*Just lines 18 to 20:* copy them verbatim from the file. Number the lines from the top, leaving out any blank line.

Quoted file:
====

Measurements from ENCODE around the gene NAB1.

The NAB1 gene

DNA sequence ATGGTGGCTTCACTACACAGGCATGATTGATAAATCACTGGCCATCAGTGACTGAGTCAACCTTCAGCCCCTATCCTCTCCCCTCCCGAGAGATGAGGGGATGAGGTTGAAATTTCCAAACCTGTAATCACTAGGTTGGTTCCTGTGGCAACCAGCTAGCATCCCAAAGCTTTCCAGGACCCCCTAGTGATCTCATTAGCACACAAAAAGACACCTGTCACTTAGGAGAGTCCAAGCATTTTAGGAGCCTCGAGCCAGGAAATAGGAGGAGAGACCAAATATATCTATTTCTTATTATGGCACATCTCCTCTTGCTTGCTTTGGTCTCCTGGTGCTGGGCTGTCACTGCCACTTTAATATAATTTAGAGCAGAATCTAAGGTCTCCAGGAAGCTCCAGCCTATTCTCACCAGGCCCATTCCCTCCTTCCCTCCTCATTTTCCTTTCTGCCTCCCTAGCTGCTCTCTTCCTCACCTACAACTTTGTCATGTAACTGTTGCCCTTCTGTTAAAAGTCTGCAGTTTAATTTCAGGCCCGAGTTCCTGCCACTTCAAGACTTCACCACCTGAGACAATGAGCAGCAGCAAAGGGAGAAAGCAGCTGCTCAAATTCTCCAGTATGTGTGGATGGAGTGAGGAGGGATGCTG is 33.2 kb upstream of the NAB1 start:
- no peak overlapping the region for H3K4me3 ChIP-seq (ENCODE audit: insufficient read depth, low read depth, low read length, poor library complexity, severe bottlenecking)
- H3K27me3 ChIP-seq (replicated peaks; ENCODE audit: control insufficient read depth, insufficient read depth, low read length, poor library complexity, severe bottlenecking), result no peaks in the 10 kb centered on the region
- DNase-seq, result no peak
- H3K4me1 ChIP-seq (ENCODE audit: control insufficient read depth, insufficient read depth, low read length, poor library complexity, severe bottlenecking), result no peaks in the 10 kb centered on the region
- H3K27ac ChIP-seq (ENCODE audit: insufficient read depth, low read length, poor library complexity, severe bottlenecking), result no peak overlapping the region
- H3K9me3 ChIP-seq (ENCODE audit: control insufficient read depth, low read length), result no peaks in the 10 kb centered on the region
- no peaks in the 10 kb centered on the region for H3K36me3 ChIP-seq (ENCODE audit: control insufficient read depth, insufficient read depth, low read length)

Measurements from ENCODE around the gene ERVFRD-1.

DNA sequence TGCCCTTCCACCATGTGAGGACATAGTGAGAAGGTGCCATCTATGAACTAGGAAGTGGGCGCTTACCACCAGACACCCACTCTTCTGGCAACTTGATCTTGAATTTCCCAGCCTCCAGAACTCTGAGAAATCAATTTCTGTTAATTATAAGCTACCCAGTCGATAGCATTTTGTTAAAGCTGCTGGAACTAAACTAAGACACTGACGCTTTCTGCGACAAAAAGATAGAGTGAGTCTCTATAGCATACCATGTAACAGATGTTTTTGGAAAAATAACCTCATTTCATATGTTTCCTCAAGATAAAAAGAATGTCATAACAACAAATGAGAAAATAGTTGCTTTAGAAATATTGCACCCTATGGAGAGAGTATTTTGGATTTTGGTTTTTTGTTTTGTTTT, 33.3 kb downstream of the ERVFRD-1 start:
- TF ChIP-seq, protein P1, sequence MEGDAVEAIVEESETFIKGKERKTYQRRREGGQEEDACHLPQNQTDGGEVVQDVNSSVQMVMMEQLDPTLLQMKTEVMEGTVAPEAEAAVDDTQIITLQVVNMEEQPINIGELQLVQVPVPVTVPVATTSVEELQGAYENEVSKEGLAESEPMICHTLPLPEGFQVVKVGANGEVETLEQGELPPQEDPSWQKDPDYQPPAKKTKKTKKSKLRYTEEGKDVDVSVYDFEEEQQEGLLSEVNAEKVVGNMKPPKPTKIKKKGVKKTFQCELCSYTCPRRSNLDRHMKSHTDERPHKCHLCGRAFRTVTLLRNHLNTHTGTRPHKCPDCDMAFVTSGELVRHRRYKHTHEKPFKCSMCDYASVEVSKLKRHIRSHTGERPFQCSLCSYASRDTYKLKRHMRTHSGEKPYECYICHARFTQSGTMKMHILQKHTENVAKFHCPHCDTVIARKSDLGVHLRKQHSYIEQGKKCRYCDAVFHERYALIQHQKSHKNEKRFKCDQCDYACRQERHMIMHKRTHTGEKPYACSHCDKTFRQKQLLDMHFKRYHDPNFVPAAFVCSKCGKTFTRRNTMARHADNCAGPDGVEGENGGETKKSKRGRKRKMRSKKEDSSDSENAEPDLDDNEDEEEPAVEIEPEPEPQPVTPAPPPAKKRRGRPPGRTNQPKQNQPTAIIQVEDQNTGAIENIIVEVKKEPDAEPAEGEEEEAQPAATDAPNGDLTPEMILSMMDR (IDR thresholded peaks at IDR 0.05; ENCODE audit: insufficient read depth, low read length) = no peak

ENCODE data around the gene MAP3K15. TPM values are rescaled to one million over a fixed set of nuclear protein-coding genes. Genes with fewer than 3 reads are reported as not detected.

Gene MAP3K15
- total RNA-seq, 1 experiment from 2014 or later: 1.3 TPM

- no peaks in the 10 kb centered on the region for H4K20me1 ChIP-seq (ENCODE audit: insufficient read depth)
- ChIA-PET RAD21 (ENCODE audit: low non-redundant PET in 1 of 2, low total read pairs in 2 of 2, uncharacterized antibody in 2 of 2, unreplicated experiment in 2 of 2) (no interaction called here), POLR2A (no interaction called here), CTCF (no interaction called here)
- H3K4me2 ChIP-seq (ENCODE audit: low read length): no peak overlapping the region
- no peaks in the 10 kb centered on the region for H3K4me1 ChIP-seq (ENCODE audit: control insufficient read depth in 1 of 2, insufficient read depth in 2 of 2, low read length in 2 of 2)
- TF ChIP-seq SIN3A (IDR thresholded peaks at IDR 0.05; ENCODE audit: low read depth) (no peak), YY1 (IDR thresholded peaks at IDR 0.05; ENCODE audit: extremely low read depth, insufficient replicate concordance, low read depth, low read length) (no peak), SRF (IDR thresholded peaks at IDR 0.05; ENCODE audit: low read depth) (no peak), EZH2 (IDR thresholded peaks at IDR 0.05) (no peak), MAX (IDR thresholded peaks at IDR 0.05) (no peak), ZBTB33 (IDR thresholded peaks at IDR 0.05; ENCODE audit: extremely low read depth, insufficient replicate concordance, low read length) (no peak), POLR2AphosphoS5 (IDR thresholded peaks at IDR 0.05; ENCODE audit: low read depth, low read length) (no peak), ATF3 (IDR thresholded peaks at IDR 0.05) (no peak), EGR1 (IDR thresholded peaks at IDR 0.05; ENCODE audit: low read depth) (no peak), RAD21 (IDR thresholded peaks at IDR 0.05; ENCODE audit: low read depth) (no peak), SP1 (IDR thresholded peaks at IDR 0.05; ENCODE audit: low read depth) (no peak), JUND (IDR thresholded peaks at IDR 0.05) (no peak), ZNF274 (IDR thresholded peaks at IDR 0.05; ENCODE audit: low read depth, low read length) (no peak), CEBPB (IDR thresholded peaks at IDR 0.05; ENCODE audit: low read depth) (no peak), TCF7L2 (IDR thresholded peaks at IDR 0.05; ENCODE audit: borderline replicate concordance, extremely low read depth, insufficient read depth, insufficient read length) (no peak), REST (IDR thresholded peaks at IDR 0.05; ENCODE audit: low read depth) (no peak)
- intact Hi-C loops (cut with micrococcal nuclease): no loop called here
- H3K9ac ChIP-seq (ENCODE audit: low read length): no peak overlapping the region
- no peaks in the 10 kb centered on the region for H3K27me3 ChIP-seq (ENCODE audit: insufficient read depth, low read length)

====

- ChIA-PET RAD21 (ENCODE audit: low non-redundant PET in 1 of 2, low total read pairs in 2 of 2, uncharacterized antibody in 2 of 2, unreplicated experiment in 2 of 2) (no interaction called here), POLR2A (no interaction called here), CTCF (no interaction called here)
- H3K4me2 ChIP-seq (ENCODE audit: low read length): no peak overlapping the region
- no peaks in the 10 kb centered on the region for H3K4me1 ChIP-seq (ENCODE audit: control insufficient read depth in 1 of 2, insufficient read depth in 2 of 2, low read length in 2 of 2)